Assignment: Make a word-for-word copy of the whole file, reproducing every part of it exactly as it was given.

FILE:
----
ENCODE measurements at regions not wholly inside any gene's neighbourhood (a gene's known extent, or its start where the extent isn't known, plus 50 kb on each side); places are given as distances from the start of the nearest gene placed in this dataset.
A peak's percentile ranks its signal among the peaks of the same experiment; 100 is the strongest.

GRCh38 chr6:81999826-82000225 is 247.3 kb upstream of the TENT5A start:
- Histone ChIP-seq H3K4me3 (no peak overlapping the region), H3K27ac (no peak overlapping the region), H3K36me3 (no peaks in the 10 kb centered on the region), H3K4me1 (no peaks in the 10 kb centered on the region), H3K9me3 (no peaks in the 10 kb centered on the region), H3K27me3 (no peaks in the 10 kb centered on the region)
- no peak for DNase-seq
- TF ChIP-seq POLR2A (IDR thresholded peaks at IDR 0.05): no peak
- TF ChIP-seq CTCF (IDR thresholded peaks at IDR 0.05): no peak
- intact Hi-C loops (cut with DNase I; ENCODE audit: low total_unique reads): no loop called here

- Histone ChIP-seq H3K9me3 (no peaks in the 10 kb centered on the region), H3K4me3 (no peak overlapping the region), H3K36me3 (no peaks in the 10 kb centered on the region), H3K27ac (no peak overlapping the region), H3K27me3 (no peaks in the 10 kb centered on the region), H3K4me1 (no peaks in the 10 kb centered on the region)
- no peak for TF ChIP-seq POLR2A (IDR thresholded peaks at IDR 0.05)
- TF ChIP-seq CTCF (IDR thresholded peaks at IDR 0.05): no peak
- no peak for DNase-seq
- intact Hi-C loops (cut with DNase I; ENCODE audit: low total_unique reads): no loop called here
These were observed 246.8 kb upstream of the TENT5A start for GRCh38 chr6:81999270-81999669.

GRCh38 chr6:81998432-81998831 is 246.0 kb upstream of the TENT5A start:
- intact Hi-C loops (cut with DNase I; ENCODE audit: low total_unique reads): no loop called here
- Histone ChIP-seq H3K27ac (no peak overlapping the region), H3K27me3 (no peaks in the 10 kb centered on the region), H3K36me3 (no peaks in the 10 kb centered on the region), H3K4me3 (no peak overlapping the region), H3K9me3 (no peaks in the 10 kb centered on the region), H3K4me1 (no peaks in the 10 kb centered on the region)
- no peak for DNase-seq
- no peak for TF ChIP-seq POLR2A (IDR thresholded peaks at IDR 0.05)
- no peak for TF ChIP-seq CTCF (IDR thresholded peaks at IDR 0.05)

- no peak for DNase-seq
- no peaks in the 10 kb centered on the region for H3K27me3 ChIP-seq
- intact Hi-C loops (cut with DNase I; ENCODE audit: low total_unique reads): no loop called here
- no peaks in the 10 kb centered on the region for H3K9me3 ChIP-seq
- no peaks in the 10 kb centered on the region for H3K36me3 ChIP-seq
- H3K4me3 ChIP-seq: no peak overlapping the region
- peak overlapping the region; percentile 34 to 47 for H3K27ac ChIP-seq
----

ENCODE measurements at regions not wholly inside any gene's neighbourhood (a gene's known extent, or its start where the extent isn't known, plus 50 kb on each side); places are given as distances from the start of the nearest gene placed in this dataset.
A peak's percentile ranks its signal among the peaks of the same experiment; 100 is the strongest.

GRCh38 chr6:81999826-82000225 is 247.3 kb upstream of the TENT5A start:
- Histone ChIP-seq H3K4me3 (no peak overlapping the region), H3K27ac (no peak overlapping the region), H3K36me3 (no peaks in the 10 kb centered on the region), H3K4me1 (no peaks in the 10 kb centered on the region), H3K9me3 (no peaks in the 10 kb centered on the region), H3K27me3 (no peaks in the 10 kb centered on the region)
- no peak for DNase-seq
- TF ChIP-seq POLR2A (IDR thresholded peaks at IDR 0.05): no peak
- TF ChIP-seq CTCF (IDR thresholded peaks at IDR 0.05): no peak
- intact Hi-C loops (cut with DNase I; ENCODE audit: low total_unique reads): no loop called here

- Histone ChIP-seq H3K9me3 (no peaks in the 10 kb centered on the region), H3K4me3 (no peak overlapping the region), H3K36me3 (no peaks in the 10 kb centered on the region), H3K27ac (no peak overlapping the region), H3K27me3 (no peaks in the 10 kb centered on the region), H3K4me1 (no peaks in the 10 kb centered on the region)
- no peak for TF ChIP-seq POLR2A (IDR thresholded peaks at IDR 0.05)
- TF ChIP-seq CTCF (IDR thresholded peaks at IDR 0.05): no peak
- no peak for DNase-seq
- intact Hi-C loops (cut with DNase I; ENCODE audit: low total_unique reads): no loop called here
These were observed 246.8 kb upstream of the TENT5A start for GRCh38 chr6:81999270-81999669.

GRCh38 chr6:81998432-81998831 is 246.0 kb upstream of the TENT5A start:
- intact Hi-C loops (cut with DNase I; ENCODE audit: low total_unique reads): no loop called here
- Histone ChIP-seq H3K27ac (no peak overlapping the region), H3K27me3 (no peaks in the 10 kb centered on the region), H3K36me3 (no peaks in the 10 kb centered on the region), H3K4me3 (no peak overlapping the region), H3K9me3 (no peaks in the 10 kb centered on the region), H3K4me1 (no peaks in the 10 kb centered on the region)
- no peak for DNase-seq
- no peak for TF ChIP-seq POLR2A (IDR thresholded peaks at IDR 0.05)
- no peak for TF ChIP-seq CTCF (IDR thresholded peaks at IDR 0.05)

- no peak for DNase-seq
- no peaks in the 10 kb centered on the region for H3K27me3 ChIP-seq
- intact Hi-C loops (cut with DNase I; ENCODE audit: low total_unique reads): no loop called here
- no peaks in the 10 kb centered on the region for H3K9me3 ChIP-seq
- no peaks in the 10 kb centered on the region for H3K36me3 ChIP-seq
- H3K4me3 ChIP-seq: no peak overlapping the region
- peak overlapping the region; percentile 34 to 47 for H3K27ac ChIP-seq